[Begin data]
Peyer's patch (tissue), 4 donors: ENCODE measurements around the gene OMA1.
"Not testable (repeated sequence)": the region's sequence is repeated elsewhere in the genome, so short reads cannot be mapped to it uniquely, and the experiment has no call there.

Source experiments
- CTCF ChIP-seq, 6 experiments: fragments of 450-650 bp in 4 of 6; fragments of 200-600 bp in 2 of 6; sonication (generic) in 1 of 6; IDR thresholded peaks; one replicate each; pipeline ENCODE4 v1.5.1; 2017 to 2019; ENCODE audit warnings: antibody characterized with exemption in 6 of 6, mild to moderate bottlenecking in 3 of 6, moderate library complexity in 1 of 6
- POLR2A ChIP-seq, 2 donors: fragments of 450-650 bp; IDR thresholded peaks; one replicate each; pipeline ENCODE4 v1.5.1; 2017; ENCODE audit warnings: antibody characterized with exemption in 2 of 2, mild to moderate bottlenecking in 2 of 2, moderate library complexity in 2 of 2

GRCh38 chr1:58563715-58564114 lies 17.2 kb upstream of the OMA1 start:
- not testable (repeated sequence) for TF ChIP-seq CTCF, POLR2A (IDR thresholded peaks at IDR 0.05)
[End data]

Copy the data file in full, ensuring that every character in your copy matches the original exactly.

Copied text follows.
Peyer's patch (tissue), 4 donors: ENCODE measurements around the gene OMA1.
"Not testable (repeated sequence)": the region's sequence is repeated elsewhere in the genome, so short reads cannot be mapped to it uniquely, and the experiment has no call there.

Source experiments
- CTCF ChIP-seq, 6 experiments: fragments of 450-650 bp in 4 of 6; fragments of 200-600 bp in 2 of 6; sonication (generic) in 1 of 6; IDR thresholded peaks; one replicate each; pipeline ENCODE4 v1.5.1; 2017 to 2019; ENCODE audit warnings: antibody characterized with exemption in 6 of 6, mild to moderate bottlenecking in 3 of 6, moderate library complexity in 1 of 6
- POLR2A ChIP-seq, 2 donors: fragments of 450-650 bp; IDR thresholded peaks; one replicate each; pipeline ENCODE4 v1.5.1; 2017; ENCODE audit warnings: antibody characterized with exemption in 2 of 2, mild to moderate bottlenecking in 2 of 2, moderate library complexity in 2 of 2

GRCh38 chr1:58563715-58564114 lies 17.2 kb upstream of the OMA1 start:
- not testable (repeated sequence) for TF ChIP-seq CTCF, POLR2A (IDR thresholded peaks at IDR 0.05)